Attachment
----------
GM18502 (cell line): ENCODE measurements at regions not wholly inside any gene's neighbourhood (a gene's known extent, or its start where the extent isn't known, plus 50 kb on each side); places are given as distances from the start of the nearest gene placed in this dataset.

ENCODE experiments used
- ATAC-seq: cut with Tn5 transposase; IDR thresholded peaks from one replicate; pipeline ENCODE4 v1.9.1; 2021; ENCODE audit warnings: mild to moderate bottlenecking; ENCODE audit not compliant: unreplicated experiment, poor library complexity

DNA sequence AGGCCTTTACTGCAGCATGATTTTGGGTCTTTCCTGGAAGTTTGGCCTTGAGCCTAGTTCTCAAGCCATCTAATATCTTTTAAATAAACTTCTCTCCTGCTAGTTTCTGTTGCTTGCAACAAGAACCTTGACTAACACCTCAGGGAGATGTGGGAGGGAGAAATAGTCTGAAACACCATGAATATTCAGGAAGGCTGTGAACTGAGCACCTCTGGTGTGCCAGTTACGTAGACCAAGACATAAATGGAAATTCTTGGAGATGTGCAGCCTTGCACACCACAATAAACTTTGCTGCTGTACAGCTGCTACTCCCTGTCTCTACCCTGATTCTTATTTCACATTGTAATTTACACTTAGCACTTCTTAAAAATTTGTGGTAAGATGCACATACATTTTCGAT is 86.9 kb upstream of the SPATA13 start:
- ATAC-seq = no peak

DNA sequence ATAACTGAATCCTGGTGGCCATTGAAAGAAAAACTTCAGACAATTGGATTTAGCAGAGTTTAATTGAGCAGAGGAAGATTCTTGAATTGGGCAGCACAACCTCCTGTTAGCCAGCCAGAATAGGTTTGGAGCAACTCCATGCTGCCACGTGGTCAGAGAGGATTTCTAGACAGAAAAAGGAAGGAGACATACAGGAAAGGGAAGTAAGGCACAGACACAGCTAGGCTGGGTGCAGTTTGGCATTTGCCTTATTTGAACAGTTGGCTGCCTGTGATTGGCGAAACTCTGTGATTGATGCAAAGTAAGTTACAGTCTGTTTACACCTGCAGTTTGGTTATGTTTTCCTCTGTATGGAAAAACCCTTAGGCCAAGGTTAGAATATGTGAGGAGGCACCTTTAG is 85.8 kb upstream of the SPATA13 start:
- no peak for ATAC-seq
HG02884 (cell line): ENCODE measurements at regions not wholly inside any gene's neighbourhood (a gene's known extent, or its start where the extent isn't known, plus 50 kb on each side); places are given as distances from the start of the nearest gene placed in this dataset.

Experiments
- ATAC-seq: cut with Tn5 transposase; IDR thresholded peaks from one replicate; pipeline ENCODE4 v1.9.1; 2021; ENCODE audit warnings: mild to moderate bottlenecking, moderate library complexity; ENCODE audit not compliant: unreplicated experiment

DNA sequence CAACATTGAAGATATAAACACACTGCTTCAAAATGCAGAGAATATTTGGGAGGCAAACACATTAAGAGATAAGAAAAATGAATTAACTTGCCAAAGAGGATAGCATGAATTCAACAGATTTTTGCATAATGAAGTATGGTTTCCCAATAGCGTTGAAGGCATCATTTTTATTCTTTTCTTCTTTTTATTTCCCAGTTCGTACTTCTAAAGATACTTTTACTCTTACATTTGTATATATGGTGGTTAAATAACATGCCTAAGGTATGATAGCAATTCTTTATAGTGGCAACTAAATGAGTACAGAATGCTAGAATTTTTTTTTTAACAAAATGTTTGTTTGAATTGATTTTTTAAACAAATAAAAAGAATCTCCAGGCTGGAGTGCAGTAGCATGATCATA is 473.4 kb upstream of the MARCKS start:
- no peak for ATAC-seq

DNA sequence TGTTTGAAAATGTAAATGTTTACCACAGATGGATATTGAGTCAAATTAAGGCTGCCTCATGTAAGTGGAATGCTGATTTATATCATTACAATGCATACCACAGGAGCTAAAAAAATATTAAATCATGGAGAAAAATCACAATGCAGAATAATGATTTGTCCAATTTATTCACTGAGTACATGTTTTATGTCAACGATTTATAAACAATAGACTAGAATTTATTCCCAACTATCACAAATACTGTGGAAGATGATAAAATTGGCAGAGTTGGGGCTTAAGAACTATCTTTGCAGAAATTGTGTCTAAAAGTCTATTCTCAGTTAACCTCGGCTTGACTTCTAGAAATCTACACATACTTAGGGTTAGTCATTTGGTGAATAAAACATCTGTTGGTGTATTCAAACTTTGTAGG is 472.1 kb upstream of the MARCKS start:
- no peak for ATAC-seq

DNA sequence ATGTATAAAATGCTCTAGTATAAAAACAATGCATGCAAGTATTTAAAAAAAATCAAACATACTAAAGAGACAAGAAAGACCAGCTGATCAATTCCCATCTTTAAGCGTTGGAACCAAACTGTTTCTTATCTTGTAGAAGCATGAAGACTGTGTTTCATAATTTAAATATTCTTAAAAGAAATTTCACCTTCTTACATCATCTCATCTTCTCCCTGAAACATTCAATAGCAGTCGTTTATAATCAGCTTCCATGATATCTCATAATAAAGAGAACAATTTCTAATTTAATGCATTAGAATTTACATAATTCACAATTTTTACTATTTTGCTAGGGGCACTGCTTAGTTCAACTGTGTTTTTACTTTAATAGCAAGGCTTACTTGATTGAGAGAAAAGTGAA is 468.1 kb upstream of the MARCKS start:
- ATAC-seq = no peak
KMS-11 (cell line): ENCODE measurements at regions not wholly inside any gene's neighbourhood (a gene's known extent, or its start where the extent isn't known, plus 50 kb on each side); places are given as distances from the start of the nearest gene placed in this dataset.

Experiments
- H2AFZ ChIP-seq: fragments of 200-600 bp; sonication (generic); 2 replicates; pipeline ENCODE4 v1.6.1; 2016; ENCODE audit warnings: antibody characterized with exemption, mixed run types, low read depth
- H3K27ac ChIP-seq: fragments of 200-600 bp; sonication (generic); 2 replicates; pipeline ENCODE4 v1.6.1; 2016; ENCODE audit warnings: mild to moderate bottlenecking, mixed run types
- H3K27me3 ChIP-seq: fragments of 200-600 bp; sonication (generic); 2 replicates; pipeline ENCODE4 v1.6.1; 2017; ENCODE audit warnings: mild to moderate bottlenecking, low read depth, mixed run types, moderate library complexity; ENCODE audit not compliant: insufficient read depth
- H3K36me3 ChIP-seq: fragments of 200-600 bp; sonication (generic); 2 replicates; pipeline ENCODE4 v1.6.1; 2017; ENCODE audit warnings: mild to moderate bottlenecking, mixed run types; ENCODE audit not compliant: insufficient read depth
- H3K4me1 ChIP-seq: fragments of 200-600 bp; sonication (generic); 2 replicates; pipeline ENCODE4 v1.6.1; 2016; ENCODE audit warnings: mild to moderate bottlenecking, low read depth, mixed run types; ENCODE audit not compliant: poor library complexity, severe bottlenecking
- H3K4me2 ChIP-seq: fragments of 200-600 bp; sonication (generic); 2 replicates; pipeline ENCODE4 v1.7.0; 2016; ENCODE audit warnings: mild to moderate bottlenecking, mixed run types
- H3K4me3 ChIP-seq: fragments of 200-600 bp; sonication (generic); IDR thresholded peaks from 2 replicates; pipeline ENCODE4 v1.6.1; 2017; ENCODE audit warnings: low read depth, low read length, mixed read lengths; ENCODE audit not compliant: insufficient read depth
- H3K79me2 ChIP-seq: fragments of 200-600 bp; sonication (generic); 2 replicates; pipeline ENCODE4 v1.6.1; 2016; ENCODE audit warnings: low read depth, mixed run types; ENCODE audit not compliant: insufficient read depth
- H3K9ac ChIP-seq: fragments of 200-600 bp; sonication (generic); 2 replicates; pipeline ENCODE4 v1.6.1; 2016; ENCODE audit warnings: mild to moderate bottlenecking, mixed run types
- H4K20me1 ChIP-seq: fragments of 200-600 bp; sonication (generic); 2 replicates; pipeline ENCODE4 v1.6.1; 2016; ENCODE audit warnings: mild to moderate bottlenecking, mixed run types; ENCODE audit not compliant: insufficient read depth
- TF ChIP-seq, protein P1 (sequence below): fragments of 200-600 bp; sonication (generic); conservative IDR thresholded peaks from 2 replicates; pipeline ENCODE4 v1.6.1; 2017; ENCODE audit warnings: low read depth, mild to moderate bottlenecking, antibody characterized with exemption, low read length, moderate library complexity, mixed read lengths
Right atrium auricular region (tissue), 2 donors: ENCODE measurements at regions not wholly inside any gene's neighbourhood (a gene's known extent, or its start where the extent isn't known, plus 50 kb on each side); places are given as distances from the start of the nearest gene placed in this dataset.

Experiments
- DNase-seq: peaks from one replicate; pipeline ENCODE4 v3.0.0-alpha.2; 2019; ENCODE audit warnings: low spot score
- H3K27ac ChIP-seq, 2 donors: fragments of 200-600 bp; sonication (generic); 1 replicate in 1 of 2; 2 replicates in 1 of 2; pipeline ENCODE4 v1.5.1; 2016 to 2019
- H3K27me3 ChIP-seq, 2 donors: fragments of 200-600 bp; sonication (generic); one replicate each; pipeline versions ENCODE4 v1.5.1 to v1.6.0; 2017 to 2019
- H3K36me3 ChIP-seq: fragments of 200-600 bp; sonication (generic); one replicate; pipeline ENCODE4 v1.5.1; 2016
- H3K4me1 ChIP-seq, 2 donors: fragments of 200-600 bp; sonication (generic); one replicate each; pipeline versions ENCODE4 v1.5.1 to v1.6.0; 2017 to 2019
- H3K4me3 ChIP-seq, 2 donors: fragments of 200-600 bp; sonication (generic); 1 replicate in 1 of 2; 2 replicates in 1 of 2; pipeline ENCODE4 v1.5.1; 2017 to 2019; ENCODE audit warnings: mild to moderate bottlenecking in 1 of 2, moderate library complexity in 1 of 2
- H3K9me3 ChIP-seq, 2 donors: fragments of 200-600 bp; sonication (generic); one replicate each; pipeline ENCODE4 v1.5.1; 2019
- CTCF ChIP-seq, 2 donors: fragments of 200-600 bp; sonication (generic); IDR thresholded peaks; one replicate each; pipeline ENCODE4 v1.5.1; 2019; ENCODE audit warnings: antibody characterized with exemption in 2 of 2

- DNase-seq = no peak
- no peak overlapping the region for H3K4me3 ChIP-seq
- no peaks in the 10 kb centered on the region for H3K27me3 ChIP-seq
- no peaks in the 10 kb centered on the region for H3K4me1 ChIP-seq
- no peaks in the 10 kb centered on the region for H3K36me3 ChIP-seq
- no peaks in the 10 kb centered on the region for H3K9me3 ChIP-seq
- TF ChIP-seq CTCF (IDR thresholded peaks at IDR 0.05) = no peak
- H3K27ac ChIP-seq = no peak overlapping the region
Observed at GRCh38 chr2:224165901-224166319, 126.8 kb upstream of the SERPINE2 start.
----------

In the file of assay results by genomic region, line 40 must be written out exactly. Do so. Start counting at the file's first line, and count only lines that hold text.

- DNase-seq = no peak